Criterion (ii): The Mongol Altai cultural landscape is vivid example for intensive interchange of human values in the form of cultural, art, economic and political exchanges between peoples of different regions and nations from both nomadic and sedentary civilizations. In this sense, the Scythian burial complexes have very specific and explicit importance. Researchers acknowledge the style, design, structure and artefacts of these kurgans were made by Scythian people; they also reveal the influence of foreign sedentary and nomadic cultures such as ancient Persian Achaemenid Empire, Greece and Northern parts of ancient China.

Criterion (iii): The Highlands of Mongol Altai meets this criterion in terms of following two senses:
1. This cultural landscape bears a vivid testimony to the unique Scythian burial culture that flourished in the Eurasian steppe during the 1st millennium BCE, within a cultural area of Central Asia including the Scythian frozen burial tradition of the Pazyryk culture. Frozen kurgans and the artefacts contained in them bear invaluable evidence to shed light on life style and social tradition on the Scythians of the Altai Mountains – Nomadic Horsemen, who spread their tradition across Central Asia as far as the Black Sea. Thus, Mongolian Altai landscape bears a unique testimony to the now-vanished Scythian burial cultural tradition and customs.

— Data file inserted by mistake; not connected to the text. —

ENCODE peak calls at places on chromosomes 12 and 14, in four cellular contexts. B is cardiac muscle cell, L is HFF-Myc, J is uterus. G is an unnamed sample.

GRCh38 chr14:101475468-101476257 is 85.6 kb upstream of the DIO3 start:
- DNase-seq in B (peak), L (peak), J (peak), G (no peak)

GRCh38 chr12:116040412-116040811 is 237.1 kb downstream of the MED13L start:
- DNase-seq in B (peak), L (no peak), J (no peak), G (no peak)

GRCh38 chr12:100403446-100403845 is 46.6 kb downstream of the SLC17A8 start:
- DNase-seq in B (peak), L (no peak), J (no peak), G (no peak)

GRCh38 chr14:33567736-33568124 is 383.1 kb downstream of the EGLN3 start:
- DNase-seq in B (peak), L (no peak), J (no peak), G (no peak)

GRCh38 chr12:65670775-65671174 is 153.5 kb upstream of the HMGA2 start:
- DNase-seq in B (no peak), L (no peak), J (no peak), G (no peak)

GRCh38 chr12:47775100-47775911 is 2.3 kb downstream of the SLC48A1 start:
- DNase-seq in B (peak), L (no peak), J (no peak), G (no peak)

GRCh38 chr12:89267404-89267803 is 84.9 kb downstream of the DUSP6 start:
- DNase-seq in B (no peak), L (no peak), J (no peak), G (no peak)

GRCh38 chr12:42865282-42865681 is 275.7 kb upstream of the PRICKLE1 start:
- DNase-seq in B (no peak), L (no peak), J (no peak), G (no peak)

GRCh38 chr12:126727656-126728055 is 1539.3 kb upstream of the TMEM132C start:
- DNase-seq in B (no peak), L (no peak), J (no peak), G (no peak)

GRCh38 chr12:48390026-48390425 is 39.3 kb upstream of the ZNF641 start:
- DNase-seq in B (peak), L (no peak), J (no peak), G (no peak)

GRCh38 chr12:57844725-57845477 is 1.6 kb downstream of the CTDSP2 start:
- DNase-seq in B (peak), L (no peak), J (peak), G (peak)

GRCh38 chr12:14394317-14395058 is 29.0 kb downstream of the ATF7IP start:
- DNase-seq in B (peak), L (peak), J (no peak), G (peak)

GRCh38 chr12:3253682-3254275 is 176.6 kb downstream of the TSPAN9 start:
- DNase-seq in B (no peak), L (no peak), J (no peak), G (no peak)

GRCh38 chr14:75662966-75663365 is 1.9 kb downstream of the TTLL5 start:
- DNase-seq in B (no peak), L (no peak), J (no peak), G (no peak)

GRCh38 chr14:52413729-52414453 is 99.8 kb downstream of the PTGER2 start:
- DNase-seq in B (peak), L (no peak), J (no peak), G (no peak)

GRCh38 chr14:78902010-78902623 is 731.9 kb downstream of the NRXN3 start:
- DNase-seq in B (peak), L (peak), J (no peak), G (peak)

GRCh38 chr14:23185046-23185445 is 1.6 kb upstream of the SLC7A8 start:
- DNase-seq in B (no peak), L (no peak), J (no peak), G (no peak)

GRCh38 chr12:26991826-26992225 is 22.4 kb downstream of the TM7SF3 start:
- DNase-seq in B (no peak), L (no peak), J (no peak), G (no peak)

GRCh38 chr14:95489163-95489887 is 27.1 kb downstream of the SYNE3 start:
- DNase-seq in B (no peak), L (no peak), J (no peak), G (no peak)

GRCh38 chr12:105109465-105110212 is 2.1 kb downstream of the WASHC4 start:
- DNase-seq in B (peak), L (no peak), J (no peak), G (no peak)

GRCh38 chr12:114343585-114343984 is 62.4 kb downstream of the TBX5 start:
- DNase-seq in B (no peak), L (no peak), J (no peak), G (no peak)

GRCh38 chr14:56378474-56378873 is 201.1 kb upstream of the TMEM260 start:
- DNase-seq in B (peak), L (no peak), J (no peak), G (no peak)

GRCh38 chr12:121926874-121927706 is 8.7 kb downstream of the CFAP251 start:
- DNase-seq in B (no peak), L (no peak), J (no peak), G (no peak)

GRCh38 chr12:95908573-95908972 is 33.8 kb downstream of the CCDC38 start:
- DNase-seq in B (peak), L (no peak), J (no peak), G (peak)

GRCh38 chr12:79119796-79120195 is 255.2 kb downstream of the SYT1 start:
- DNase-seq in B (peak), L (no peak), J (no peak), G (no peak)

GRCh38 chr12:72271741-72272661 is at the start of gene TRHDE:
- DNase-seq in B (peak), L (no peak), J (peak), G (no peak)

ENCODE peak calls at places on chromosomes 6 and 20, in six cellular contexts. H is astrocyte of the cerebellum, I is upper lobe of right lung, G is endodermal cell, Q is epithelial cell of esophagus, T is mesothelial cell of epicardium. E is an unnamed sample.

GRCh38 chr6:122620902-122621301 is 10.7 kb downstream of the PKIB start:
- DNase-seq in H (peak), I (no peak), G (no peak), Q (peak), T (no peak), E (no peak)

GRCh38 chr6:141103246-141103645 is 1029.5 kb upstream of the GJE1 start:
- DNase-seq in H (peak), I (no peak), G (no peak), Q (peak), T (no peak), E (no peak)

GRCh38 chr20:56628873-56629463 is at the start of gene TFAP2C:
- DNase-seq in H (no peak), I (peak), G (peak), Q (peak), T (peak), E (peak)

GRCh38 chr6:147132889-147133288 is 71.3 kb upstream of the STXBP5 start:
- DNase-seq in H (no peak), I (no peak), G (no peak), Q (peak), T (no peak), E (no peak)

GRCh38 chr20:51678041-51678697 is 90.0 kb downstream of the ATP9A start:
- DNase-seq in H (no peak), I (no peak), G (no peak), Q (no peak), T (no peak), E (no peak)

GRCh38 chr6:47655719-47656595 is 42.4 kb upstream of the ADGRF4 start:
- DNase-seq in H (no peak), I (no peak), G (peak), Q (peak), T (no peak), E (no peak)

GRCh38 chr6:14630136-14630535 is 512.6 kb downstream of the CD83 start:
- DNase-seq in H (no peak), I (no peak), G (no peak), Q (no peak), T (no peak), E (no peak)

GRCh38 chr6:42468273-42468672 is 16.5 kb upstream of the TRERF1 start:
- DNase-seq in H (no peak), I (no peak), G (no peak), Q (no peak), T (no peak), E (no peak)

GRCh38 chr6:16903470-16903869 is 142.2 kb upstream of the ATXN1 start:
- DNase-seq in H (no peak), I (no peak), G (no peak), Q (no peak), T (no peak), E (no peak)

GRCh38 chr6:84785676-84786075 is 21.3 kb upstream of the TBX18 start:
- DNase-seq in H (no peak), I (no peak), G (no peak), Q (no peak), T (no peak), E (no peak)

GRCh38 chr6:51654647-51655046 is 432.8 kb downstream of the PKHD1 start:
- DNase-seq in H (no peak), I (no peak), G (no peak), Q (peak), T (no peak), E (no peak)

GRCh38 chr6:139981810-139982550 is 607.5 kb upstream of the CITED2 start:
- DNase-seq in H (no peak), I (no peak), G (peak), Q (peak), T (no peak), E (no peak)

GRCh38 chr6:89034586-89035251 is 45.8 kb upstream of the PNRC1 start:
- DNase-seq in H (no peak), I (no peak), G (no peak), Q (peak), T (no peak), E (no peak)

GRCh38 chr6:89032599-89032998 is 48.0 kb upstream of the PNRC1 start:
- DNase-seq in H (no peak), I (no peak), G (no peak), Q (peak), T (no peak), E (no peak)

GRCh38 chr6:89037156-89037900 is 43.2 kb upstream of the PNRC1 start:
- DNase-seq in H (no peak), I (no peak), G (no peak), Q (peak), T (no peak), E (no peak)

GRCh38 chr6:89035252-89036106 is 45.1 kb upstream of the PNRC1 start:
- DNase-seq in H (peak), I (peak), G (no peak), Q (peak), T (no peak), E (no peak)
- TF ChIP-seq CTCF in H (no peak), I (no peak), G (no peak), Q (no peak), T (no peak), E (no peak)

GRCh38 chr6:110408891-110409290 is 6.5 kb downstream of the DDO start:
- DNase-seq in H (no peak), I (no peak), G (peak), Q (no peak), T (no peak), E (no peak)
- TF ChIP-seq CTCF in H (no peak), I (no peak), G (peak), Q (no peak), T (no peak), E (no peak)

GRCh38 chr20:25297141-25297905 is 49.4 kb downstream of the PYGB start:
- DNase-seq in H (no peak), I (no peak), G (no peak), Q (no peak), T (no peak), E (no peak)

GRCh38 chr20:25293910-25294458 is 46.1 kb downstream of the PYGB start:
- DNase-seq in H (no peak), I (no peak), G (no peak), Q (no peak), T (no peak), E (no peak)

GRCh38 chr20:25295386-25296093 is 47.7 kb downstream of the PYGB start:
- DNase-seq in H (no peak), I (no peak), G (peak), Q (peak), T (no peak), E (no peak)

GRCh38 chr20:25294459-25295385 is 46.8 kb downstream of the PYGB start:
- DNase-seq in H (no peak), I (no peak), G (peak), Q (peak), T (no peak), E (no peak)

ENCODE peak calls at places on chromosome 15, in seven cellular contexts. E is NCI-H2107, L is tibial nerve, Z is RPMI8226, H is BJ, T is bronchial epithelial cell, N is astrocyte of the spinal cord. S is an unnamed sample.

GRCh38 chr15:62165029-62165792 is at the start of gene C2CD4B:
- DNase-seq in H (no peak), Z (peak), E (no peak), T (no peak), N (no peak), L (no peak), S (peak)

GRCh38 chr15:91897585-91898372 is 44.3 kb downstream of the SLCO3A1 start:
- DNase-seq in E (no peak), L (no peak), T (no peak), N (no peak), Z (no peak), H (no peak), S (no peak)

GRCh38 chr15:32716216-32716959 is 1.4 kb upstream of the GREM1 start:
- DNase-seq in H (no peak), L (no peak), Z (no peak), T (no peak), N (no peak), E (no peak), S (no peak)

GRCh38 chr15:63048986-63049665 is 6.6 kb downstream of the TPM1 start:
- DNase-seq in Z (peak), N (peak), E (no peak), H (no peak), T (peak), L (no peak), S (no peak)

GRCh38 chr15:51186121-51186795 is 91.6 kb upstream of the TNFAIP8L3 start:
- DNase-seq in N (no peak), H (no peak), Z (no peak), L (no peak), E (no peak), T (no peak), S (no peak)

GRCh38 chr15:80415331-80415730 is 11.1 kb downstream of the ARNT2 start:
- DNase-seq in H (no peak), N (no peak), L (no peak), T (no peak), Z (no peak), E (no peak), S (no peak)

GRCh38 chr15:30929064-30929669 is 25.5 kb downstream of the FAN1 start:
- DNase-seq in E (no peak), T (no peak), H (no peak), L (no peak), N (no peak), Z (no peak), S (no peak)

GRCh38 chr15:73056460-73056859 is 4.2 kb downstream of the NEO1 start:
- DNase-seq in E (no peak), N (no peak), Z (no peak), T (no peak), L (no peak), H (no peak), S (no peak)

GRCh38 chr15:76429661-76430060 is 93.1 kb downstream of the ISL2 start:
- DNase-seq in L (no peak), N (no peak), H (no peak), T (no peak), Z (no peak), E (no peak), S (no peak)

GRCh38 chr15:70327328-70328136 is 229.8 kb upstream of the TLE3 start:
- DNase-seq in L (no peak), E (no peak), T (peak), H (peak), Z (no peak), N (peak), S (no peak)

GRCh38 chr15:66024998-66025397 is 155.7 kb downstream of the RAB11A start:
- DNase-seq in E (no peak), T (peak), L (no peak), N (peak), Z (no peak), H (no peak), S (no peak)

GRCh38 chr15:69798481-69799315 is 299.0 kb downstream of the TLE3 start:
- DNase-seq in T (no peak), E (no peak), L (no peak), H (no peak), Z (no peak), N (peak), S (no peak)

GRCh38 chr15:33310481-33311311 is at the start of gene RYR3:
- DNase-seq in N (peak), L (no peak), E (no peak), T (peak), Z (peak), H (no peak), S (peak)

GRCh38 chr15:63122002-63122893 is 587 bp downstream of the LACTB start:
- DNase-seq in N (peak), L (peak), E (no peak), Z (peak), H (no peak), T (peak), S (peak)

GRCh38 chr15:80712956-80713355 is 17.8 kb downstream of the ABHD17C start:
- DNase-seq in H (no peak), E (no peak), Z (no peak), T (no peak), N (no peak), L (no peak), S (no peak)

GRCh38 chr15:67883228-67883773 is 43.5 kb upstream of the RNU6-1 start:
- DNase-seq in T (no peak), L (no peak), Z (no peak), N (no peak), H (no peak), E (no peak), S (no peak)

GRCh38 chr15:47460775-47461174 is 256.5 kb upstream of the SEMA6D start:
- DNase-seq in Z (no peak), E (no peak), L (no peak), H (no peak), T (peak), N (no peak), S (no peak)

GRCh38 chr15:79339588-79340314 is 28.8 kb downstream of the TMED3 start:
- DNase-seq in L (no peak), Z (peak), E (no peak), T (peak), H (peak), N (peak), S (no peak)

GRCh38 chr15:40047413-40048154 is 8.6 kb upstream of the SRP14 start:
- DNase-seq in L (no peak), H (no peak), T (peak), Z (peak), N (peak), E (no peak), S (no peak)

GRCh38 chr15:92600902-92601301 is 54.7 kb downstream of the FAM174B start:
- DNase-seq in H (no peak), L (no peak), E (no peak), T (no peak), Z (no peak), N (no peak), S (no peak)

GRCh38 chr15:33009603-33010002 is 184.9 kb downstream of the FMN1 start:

2. The proposed property represents an exceptional testimony to living nomadic civilization which has been developed by the Scythian period nomads in the Altai and its surrounding landscapes and transmitted as traditional culture to the nomads who presently live within and around the Mongol Altai. It lies at the origin of nomadic pastoral life style and culture around the Altai which is still practiced by among Mongolian, Kazakh and Turkic people as a living cultural tradition.

Criterion (iv): Mongolian Altai cultural landscape and its associated heritage sites bear an exceptional testimony to the existence of human beings in Altai Mountains since ancient times to the present. This is demonstrated by the monuments, archaeological and cultural sites left by people going back to the Palaeolithic period through the Bronze Age and by successive nomads and their empires, including Scythians, Hunnu, Turkic and Uighur people, and Mongols. The amazing combination of archaeological remains and intangible cultural expressions in the Mongolian Altai from different periods of the history of humanity in the last three millennia has given rise to a unique cultural landscape.

Statements of authenticity and/or integrity

There is plenty of research and archaeological evidence underpinning the exceptional importance of the landscape of the Mongol Altai. The archaeological sites in this area have been professionally excavated, mapped, as documented in many scientific publications by the Institute of Archaeology at the Academy of Sciences of Mongolia and others. By virtue of their isolation and the ongoing nomadic culture with its longstanding tradition of worshipping and respecting nature, the proposed area have suffered from little adverse human impact and most of cultural monuments and sites remain in their natural and intact state.